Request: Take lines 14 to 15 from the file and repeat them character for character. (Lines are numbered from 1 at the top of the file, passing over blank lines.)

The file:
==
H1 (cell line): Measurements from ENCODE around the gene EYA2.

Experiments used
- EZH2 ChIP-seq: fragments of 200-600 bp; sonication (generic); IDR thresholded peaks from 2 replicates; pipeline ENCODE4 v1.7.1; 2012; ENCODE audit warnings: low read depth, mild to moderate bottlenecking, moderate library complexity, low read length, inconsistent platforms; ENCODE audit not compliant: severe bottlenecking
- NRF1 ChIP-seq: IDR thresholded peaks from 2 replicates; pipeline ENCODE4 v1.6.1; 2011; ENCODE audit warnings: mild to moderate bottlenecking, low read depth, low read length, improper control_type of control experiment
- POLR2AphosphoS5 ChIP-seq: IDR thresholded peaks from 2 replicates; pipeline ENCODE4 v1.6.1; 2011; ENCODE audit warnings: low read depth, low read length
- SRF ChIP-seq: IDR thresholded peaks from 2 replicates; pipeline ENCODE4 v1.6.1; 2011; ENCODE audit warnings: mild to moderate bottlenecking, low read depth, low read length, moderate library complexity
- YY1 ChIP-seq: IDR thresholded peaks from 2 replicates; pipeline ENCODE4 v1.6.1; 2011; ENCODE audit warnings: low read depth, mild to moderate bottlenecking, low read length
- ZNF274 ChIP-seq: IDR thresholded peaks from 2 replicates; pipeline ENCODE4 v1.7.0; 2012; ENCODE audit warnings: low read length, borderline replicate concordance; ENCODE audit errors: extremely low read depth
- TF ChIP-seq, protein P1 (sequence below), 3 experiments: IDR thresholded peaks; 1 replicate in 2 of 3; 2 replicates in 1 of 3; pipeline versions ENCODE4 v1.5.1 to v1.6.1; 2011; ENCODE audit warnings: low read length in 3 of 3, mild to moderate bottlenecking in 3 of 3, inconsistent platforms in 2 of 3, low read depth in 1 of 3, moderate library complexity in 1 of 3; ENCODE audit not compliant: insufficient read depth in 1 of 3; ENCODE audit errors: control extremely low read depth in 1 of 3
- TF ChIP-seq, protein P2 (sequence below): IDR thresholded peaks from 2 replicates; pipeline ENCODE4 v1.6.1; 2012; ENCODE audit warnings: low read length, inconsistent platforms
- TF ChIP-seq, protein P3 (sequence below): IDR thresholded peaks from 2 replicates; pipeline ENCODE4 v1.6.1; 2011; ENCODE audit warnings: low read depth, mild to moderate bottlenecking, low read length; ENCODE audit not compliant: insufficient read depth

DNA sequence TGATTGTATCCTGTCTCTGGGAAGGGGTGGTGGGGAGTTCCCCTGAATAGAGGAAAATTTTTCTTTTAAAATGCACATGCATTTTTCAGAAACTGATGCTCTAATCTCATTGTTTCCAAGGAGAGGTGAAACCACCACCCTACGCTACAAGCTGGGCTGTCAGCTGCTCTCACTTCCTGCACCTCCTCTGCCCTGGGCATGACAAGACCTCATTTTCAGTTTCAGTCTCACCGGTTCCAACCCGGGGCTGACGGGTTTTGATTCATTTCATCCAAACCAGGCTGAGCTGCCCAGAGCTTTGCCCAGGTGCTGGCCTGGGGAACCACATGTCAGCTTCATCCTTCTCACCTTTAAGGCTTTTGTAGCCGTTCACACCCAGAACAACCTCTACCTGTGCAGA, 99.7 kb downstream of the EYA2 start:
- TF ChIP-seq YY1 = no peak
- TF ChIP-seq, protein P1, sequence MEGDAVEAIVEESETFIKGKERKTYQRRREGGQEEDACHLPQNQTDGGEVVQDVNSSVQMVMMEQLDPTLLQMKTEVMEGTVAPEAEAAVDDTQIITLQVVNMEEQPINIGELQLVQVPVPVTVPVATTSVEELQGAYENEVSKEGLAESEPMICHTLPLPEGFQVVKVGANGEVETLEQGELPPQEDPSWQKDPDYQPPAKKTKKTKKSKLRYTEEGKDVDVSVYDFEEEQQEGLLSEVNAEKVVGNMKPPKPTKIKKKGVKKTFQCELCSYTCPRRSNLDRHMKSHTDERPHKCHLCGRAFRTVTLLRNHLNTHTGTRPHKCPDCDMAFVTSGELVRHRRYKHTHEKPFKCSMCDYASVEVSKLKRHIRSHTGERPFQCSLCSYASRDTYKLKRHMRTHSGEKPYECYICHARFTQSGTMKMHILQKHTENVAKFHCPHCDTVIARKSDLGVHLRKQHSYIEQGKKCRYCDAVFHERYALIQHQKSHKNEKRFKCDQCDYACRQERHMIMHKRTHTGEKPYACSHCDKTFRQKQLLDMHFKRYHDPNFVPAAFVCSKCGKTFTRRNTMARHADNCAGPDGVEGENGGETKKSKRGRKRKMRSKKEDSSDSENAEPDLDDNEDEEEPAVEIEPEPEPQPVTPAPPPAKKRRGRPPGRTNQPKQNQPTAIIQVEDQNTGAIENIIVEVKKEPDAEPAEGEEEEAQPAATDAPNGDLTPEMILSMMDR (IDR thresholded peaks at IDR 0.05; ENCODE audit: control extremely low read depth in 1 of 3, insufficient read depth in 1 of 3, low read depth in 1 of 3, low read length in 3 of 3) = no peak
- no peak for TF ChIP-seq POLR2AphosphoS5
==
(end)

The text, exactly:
- TF ChIP-seq, protein P1, sequence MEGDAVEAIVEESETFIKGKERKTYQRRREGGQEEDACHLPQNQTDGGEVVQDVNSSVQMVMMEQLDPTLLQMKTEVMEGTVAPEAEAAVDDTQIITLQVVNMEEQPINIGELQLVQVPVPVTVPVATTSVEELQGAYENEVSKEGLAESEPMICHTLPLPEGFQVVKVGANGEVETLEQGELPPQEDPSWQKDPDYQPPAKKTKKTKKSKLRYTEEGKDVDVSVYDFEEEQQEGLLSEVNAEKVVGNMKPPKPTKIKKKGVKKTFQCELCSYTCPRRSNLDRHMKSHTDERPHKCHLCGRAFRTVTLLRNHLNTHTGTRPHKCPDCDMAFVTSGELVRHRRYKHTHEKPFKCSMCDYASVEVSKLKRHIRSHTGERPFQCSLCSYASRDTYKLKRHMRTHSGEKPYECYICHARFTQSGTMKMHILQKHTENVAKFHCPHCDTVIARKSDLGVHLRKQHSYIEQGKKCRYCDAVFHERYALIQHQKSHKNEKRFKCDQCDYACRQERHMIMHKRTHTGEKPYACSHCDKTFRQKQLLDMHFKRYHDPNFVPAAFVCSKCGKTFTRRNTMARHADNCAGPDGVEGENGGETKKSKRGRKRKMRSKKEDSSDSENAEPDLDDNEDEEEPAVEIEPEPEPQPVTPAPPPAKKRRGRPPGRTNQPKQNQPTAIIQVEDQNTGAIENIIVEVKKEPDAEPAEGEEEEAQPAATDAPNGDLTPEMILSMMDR (IDR thresholded peaks at IDR 0.05; ENCODE audit: control extremely low read depth in 1 of 3, insufficient read depth in 1 of 3, low read depth in 1 of 3, low read length in 3 of 3) = no peak
- no peak for TF ChIP-seq POLR2AphosphoS5